Could any “useless” natural object composed of simple materials exceed the beauty of a snow crystal? As you wish for a white Christmas, think about two snowflake designers: one who makes them in a lab, and one who makes them in clouds.
Kepler’s snowflakes: Six-sided snowflake crystals have been known by everyone with sharp eyes living where snow falls – the Chinese who wrote about them in the 2nd century, Albert Magnus who described them in the 13th century. But the first to really discuss their structure and origins in a scientific way was Johannes Kepler. Philip Ball wrote about this in Nature this week (Vol. 480, 22 December 2011, p. 455, doi:10.1038/480455a). The sight of a snowflake on his lapel provoked the great German astronomer to ponder their construction. His short 1611 booklet, De nive sexangula (On the Six-Cornered Snowflake) “seeded the notion from which all of crystallography blossomed: that the geometric shapes of crystals can be explained in terms of the packing of their constituent particles.” Kepler imagined that a snowflake was composed of constituent particles (“not explicitly atoms, but as good as,” Ball remarks) whose packing led to the emergent geometric structure. Elegant as this beginning of a theory was, Kepler was unable to explain the plate-like shape and hexagonal ornamentation:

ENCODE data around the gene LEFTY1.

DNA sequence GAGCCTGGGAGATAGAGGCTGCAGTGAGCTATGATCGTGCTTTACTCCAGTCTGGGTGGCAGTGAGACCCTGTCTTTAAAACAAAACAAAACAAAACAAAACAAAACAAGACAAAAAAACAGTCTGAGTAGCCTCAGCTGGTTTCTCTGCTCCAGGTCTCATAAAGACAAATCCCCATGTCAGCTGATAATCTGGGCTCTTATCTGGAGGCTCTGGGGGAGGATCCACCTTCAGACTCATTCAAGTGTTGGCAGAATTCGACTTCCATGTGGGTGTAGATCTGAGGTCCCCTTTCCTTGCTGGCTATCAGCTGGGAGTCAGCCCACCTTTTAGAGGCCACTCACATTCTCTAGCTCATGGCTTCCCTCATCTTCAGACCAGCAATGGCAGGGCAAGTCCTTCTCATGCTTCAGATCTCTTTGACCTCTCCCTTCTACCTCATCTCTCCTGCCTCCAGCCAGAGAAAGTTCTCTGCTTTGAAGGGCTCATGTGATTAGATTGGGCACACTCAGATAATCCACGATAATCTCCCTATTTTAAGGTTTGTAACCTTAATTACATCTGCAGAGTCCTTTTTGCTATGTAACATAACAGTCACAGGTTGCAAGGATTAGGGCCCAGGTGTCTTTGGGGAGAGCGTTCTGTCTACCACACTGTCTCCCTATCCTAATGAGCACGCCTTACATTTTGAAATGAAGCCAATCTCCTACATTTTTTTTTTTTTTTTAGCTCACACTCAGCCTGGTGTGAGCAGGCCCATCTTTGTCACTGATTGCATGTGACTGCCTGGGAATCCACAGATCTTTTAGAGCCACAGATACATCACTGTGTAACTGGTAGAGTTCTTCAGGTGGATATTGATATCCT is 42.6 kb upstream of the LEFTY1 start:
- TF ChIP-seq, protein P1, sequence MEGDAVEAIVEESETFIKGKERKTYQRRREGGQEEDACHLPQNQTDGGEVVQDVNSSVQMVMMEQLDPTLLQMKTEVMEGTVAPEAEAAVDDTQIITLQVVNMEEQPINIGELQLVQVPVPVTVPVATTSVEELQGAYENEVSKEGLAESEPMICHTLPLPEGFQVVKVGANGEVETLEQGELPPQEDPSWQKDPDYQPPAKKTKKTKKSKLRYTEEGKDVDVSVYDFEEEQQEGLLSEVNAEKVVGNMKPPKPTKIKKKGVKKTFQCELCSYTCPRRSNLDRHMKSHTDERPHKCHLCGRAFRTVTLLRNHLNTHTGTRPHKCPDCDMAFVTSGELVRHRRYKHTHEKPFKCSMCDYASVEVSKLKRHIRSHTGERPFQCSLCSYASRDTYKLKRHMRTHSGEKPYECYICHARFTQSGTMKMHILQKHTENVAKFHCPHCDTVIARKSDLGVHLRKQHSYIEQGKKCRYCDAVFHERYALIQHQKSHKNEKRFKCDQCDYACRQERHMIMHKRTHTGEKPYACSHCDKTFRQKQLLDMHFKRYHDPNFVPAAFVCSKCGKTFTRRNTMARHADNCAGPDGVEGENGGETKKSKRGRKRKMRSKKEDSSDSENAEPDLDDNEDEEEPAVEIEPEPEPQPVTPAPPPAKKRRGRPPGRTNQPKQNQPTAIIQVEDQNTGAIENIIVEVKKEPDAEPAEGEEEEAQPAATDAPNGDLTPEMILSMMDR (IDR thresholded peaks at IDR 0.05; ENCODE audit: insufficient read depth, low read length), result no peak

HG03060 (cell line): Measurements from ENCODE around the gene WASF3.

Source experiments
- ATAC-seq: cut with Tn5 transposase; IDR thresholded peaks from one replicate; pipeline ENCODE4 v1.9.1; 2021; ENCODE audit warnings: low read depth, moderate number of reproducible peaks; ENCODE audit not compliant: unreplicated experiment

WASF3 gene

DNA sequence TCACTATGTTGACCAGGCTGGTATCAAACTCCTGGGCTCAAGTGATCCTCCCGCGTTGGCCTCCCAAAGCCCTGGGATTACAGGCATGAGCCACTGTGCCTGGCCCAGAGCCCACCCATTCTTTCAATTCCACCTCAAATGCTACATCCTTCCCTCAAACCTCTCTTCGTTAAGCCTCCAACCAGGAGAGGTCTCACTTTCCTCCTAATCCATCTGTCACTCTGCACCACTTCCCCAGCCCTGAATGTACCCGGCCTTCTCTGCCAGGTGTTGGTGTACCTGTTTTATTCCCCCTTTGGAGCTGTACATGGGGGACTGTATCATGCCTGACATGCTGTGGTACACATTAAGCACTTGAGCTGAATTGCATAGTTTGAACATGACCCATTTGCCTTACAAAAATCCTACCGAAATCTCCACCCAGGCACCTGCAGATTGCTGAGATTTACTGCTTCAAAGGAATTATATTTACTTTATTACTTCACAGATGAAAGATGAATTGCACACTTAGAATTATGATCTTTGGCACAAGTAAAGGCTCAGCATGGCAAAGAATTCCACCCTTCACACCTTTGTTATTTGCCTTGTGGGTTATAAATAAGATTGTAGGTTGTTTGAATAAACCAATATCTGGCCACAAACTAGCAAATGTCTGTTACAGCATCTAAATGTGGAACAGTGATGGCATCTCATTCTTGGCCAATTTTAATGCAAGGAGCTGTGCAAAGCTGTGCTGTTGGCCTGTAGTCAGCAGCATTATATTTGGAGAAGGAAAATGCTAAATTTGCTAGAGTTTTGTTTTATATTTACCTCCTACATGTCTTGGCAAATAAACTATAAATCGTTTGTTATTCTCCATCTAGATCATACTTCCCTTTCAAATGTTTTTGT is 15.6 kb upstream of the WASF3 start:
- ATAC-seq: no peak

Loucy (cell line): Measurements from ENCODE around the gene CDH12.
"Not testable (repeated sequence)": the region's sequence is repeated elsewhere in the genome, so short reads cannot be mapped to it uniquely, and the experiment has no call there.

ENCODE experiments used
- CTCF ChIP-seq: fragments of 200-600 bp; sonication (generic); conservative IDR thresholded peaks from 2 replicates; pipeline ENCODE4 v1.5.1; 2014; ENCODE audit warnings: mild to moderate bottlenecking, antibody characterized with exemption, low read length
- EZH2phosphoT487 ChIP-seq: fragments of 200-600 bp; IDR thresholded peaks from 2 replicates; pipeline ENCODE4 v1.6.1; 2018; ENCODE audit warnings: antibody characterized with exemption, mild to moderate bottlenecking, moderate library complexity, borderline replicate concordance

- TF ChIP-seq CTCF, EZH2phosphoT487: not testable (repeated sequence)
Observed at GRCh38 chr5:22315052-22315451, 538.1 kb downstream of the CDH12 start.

Kepler instead fell back on Neoplatonic occult forces. God, he suggests, hasimbued the water vapour with a “formative faculty” that guides its form. There is no apparent purpose to the flake’s shape, he observes: the “formative reason” must be purely aesthetic or frivolous, nature being “in the habit of playing with the passing moment”. That delightful image, which touches on the late Renaissance debate about nature’s autonomy, remains resonant today in questions about the adaptive value (or not) of some complex patterns and forms in biological growth.
Ball does not discount the genius of the otherwise influential Kepler, “for not until the 1980s was this seen to be a consequence of branching growth instabilities biased by the hexagonal crystal symmetry of ice.” In fact, Kepler’s tentative foray into crystallographic principles proved a good heuristic for researchers who followed him.
Libbrecht’s snowflakes: The modern master of snowflake photography today is Kenneth Libbrecht of Caltech. His collection is not only vast (10,000 and growing), but stunningly beautiful (see his SnowCrystals.com Caltech website for a tour). As a physicist, Libbrecht brings the quest for scientific explanation to his famous hobby. Yes, he does believe that no two snowflakes are alike. Though much has been explained in his lab experiments, where he can grow snowflake-like crystals under controlled conditions, he admits much remains to be learned. Jascha Hoffman interviewed him for Nature (Vol. 480, 22 December 2011, pp. 453–454, doi:10.1038/480453a). He asked why Libbrecht studies snowflakes….
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